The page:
Is Derek Carr of the Raiders the NFL’s next Matthew Stafford?

Does Derek Carr just need a change of scenery?

Does Derek Carr just need a change of scenery?Image: Getty Images

What Makes a Super Bowl-Caliber Quarterback? Statistics? The eye test? system compatibility? It’s hard to pinpoint, and arguably impossible to pinpoint, especially for quarterbacks who have been stuck in dire situations for most of their careers. Matthew Stafford was fortunate to find a way out of his dire situation in Detroit and win a Super Bowl with Los Angeles, proving he was indeed the high-end talent his defenders always claimed he was , even if 2022 hasn’t also gone entirely. I have a strange feeling that Derek Carr could go the same way.

2022 was Derek Carr’s ninth year with the Raiders. Here’s how his nine years compare to Stafford’s last nine years at Detroit on a per 17 game basis:

Stafford (2012-2020) – 63.3 completion percentage, 4659 yards, 28 touchdowns, 13 interceptions, 4.4 TD percentage, 2.1 INT percentage, 7.3 adjusted yards per attempt, 91.1 passer rating, 5.9 percent sack rate, 26 fourth-quarter comebacks, 32 game-winning drives

Derek Carr (2014-2022) – 64.6 completion percentage, 4217 yards, 26 touchdowns, 12 interceptions, 4.4 TD percentage, 2.0 INT percentage, 7.1 adjusted yards per attempt, 91.8 passer rating, 5th place .1 percent sack rate, 28 fourth-quarter comebacks, 33 win runs

Stafford was 32 in his final season with Detroit. Carr will be 32 in two months. Both players made the playoffs at least twice (although Carr only played in one game due to injury), but never managed to win a playoff game. Stafford has had four different head coaches in his last nine seasons with Detroit. Carr endured seven. Stafford had arguably the best wide receiver in the NFL in years in Calvin Johnson. Carr had Davante Adams this year. He also had a reception corps for several years, including Amari Cooper and Michael Crabtree.

Stafford and Carr in numbers

The similarities between these two quarterbacks are obvious and go even deeper than the stats I mentioned earlier. In terms of adjusted net yards per attempt, Stafford scored a mark of 6.44 between 2012 and 2020. Carr has achieved a score of 6.41 between 2014 and 2022. Stafford had 26 comebacks in the fourth quarter. Carr had 28. Stafford engineered 32 game-winning drives. Karr? 33

I’m not saying Carr would be a surefire hit on another team. I would never speak so absolutely. There are definitely some worrying stats with Carr. For example, Carr’s interception percentage has increased from 1.6 percent in 2019 to 2.8 percent in 2022 over the past four seasons. Stafford, on the other hand, stayed where he was, fluctuating minimally between 1.7 percent and 2 percent over his last four years.

Carr’s Raiders have often had a much more consistent running game between Latavius ​​Murray, Marshawn Lynch and Josh Jacobs than Stafford’s Lions with Theo Riddick? Kerryon Johnson? Amir Abdullah? Joique Bell? 35-year-old Adrian Peterson? Also, Stafford was never benched for the likes of Jarrett Stidham. However, this was likely a preventive measure to ensure Carr didn’t get injured and cost the Raiders another $35 million over the next two years.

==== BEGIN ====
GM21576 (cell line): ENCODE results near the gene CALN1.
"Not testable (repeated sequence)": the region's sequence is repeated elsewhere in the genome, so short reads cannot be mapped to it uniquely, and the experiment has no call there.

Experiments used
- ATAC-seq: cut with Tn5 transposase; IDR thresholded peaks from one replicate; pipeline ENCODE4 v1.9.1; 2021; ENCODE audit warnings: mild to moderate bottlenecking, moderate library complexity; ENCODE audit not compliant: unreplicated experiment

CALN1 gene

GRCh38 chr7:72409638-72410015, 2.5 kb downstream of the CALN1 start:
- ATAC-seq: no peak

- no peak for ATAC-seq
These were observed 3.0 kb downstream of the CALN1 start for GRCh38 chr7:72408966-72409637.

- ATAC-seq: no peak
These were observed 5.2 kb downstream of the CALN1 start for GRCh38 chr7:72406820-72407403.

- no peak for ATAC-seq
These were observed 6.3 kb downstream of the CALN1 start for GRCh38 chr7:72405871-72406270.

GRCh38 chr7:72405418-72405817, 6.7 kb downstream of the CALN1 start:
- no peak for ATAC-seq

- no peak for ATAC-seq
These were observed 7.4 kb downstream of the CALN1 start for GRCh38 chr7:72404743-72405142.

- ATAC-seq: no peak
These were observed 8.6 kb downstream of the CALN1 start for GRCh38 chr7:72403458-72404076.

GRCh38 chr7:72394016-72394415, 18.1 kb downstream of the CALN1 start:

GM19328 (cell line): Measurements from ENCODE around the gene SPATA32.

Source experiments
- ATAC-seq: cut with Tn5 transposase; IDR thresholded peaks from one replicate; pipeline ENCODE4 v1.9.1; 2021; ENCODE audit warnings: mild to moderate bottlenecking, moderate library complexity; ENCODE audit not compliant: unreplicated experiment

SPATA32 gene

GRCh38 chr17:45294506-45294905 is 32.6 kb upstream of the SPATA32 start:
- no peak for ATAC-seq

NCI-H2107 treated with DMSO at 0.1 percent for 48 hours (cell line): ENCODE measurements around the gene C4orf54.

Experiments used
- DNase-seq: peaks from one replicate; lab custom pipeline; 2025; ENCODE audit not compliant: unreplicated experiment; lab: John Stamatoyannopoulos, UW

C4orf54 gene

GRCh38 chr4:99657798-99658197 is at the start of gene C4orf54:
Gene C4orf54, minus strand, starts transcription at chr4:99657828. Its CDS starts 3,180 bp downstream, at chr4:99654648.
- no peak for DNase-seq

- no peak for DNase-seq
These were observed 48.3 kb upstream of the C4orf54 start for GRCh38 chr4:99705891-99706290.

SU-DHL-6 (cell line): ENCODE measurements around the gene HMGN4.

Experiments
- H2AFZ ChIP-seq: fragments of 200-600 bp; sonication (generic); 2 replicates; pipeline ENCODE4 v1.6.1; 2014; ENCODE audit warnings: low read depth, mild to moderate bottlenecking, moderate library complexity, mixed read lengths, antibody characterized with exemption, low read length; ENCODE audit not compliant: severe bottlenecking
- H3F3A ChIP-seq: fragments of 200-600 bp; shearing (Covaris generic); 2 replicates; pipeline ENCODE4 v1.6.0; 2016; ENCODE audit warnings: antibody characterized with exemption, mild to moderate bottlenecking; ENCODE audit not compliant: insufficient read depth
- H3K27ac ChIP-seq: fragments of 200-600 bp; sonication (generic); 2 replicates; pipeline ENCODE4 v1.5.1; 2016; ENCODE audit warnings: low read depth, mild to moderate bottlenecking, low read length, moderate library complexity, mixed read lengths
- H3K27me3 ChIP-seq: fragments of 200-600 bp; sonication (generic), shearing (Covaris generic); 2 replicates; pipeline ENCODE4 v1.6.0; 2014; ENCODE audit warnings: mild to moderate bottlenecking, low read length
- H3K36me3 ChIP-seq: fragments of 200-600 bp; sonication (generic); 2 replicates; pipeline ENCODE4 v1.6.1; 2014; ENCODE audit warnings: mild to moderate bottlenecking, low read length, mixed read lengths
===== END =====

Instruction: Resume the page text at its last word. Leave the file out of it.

Despite the concerns, the similarities between Carr and Stafford far outweigh the differences. Carr is young, extremely resilient, and has been an invaluable veteran presence in the Raiders locker room for years. I understand the concerns about Carr’s game this year. With the addition of Adams, he should take a huge leap forward. While Tua Tagovailoa and Jalen Hurts experienced tremendous growth with the additions of Tyreek Hill and AJ Brown, respectively, Carr remained stagnant and maybe even declined, but I’d argue this had more to do with head coach Josh McDaniels.

Can Derek Carr turn it around?

As of 2016, Carr has had five different play callers. Here is Carr’s passer rating in the first and second halves every season with every play caller.

2016: 90.1 passer rating in 1st half, 91.7 passer rating in 2nd half – Bill Musgrave was the play caller

2017: 88.5, 79.6 – Todd Downing

2018: 89.9, 97.2 – Jon Gruden

2019: 108.8, 91.6 – Jon Gruden

2020: 110.2, 92.2 – Jon Gruden

2021: 90.0, 97.8 – Greg Olson

2022: 96.6, 73.5 – Josh McDaniels

do you see the problem Carr has proven he can still hurl the ball with effective play-calling, but in the second half of this season’s games, Carr transforms into his older brother, David? I do not think so. That wasn’t a problem in 2021 or the year before that or the year before that and so on and so on. McDaniels mustn’t know how to adjust an offensive game plan at halftime or so because such a big difference is unlikely to be fluke. It’s not just passer-by rating either.

Carr in the first half of the 2022 games:

66 completion percentage, 1852 yards, 14 touchdowns, six interceptions, 7.45 adjusted yards per attempt

Carr in the second half of the 2022 games:

54.96 completion percentage, 1570 yards, nine touchdowns, eight interceptions, 5.74 adjusted yards per attempt

McDaniels held Carr back in 2022, but where the Raiders are too deeply entangled financially with McDaniels to abandon him now, Carr’s departure would be much more money-friendly, and as such he likely won’t return in 2023. However, there are several teams that would massively improve the quarterback by adding Carr to their roster, and he’s definitely worth trying and maybe even a long-term contract. Like Stafford, will he win a Super Bowl right away? Unlikely. Not only is that practically unpredictable, the Rams had a litany of high-end talent on their roster ranging from Andrew Whitworth, Cooper Kupp, Jalen Ramsey and Aaron Donald. Most teams can’t match this level of all-round talent, but there is a chance.

Carr has been underappreciated and unappreciated for most of his career, and perhaps a change of scenery is just what he needs to emerge from the shadow of the black hole.